|*  3 |    HASH JOIN         |      |      1 |      1 |      0 |00:08:41.66 |   52742 |    608K|    556K|  2047M|    56M|   30M (1)|    4346K|
|   4 |     TABLE ACCESS FULL| T1   |      1 |   1000K|   1000K|00:00:05.96 |   22174 |  22163 |      0 |       |       |          |         |
|   5 |     TABLE ACCESS FULL| T2   |      1 |   1100K|   1100K|00:00:05.58 |   30568 |  30556 |      0 |       |       |          |         |
----------------------------------------------------------------------------------------------------------------------------------------------
Predicate Information (identified by operation id):
---------------------------------------------------
   3 - access("T1"."ID"="T2"."ID")
Column Projection Information (identified by operation id):
-----------------------------------------------------------
   1 - SYSDEF[4], SYSDEF[32720], SYSDEF[1], SYSDEF[96], SYSDEF[32720]
   3 - (#keys=1) "T1"."ID"[NUMBER,22], "T2"."ID"[NUMBER,22], "T1".ROWID[ROWID,10], "T1"."PAD"[VARCHAR2,4000], "T1"."N"[NUMBER,22], 
       "T2"."PAD"[VARCHAR2,4000], "T2"."N"[NUMBER,22]
   4 - "T1".ROWID[ROWID,10], "T1"."ID"[NUMBER,22], "T1"."N"[NUMBER,22], "T1"."PAD"[VARCHAR2,4000]
   5 - "T2"."ID"[NUMBER,22], "T2"."N"[NUMBER,22], "T2"."PAD"[VARCHAR2,4000]

Pay attention on column projection of the steps 3, 4, 5. It contains ALL columns from the tables T1 and T2 although the query uses only some of them. The part of the execution plan below of the step 2 is equivalent to

select t1.rowid,
       t1.id,
       t1.n,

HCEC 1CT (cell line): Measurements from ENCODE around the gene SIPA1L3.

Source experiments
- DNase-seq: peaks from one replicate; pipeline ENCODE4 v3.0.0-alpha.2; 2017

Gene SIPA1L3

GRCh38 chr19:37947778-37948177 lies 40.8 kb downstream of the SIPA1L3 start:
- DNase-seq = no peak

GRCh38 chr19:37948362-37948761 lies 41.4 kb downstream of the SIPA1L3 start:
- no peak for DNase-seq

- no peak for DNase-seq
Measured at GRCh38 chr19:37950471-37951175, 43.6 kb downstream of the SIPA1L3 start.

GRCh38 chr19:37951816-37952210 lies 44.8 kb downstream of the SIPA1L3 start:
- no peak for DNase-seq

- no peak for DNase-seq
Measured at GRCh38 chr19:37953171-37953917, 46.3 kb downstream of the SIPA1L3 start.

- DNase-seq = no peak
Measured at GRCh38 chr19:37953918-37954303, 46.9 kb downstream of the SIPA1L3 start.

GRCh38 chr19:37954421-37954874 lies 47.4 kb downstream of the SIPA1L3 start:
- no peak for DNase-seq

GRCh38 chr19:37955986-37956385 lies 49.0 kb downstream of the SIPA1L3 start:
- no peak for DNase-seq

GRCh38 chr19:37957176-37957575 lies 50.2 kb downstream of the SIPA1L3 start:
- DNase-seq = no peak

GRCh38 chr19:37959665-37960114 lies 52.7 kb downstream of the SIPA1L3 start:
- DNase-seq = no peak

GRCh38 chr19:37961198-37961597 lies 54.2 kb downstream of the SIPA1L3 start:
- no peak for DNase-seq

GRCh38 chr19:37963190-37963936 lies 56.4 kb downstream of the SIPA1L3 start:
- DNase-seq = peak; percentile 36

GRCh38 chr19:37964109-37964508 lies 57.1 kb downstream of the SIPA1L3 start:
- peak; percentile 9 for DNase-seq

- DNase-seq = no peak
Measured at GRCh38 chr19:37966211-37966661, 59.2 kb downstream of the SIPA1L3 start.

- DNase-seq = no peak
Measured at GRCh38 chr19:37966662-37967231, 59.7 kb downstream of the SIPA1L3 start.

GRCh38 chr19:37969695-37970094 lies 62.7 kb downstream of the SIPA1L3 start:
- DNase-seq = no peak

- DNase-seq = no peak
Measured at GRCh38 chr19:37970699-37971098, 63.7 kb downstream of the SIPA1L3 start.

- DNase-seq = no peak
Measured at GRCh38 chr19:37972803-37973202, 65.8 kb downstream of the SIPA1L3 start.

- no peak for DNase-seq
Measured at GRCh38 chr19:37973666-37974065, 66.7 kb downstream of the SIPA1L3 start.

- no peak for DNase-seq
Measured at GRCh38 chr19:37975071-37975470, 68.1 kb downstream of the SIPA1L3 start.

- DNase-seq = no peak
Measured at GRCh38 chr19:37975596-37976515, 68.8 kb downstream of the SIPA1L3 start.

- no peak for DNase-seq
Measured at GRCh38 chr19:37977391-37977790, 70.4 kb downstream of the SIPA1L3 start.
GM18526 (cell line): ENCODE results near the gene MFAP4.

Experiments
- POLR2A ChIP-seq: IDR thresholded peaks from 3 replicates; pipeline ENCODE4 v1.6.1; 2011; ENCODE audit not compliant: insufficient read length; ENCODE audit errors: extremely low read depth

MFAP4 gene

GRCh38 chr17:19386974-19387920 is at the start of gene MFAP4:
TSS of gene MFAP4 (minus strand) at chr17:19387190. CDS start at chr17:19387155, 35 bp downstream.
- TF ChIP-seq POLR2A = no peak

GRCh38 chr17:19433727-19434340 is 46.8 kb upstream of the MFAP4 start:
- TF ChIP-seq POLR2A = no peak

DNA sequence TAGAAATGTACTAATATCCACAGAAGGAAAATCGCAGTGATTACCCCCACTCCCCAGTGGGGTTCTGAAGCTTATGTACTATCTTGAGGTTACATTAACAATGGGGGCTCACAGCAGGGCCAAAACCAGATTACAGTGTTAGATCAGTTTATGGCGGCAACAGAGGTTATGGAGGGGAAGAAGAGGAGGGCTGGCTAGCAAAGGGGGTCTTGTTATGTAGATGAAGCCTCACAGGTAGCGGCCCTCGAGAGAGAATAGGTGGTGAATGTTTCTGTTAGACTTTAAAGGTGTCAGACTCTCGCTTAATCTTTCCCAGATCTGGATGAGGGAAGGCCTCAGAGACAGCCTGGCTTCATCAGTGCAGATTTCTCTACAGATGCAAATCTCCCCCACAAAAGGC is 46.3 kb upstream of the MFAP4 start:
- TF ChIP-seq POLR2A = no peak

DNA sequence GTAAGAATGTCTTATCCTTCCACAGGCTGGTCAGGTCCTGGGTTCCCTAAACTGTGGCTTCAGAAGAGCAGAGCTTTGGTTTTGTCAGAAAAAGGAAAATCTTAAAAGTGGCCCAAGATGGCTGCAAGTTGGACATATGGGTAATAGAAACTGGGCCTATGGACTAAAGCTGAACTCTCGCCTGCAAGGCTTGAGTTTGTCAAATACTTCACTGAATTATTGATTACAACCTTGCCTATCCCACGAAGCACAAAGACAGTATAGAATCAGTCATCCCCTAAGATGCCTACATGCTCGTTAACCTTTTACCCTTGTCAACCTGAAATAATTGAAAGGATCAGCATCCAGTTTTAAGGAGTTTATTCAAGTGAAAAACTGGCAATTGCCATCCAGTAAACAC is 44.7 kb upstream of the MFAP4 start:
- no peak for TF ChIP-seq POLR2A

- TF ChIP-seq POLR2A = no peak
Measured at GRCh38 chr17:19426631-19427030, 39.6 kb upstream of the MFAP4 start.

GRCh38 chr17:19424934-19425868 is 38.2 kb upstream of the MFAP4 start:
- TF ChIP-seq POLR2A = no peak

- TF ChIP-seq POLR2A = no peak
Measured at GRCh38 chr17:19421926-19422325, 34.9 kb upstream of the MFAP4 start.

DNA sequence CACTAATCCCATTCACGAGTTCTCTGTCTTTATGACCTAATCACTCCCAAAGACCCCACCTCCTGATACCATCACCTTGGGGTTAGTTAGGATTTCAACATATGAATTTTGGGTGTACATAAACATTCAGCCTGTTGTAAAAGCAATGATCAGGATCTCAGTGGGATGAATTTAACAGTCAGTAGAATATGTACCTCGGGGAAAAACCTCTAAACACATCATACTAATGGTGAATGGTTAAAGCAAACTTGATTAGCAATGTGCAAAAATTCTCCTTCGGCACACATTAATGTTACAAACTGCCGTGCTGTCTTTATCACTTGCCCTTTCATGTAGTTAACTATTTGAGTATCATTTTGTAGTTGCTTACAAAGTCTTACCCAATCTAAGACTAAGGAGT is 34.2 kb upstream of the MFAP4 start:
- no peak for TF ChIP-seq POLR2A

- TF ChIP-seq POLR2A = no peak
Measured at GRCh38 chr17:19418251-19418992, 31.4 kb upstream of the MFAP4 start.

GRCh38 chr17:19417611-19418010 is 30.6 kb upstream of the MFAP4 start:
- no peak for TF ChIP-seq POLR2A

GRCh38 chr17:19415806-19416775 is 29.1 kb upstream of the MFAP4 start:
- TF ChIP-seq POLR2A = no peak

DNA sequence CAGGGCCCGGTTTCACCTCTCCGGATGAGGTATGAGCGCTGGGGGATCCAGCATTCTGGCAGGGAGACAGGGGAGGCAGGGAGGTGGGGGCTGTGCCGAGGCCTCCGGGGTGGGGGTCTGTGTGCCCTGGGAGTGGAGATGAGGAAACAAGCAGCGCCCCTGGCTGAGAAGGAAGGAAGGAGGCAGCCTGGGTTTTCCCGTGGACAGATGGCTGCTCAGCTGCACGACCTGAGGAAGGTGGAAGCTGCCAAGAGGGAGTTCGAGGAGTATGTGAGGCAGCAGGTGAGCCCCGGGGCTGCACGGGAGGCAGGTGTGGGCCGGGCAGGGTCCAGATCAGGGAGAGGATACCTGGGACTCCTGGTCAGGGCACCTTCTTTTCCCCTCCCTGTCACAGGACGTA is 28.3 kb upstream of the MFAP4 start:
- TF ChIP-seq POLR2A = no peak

t1.pad,
       t2.id,
       t2.n,
       t2.pad
  from t1, t2
 where t1.id = t2.id

It looks like a bug or “not implemented yet”. In our case it means that all columns from the table T1 (especially the fat column PAD) will be retrieved and stored in the workarea.

This can dramatically affect the performance:

  • For operations using workareas it means increased amount of dataset. If required amount of available memory is not enough then it leads to additional I/O in temp space.
    In our particular case all columns from the table T1 are retrieved and put into the workarea. If the condition in the statement would be something like

    t1.id between t2.id and t2.id + 100
    

    then Hash Join would be impossible, because it can be based on “equality” condition. In that case we can expect Merge Join and then both datasests must be sorted.

    SQL> explain plan for
      2  merge into t1
      3  using t2
      4  on (t1.id between t2.id and t2.id + 100)
      5  when matched then
      6      update set n = 1;
     
    Explained
     
    SQL> @plan
     
    ---------------------------------------------------------------------------------------
    | Id  | Operation              | Name | Rows  | Bytes |TempSpc| Cost (%CPU)| Time     |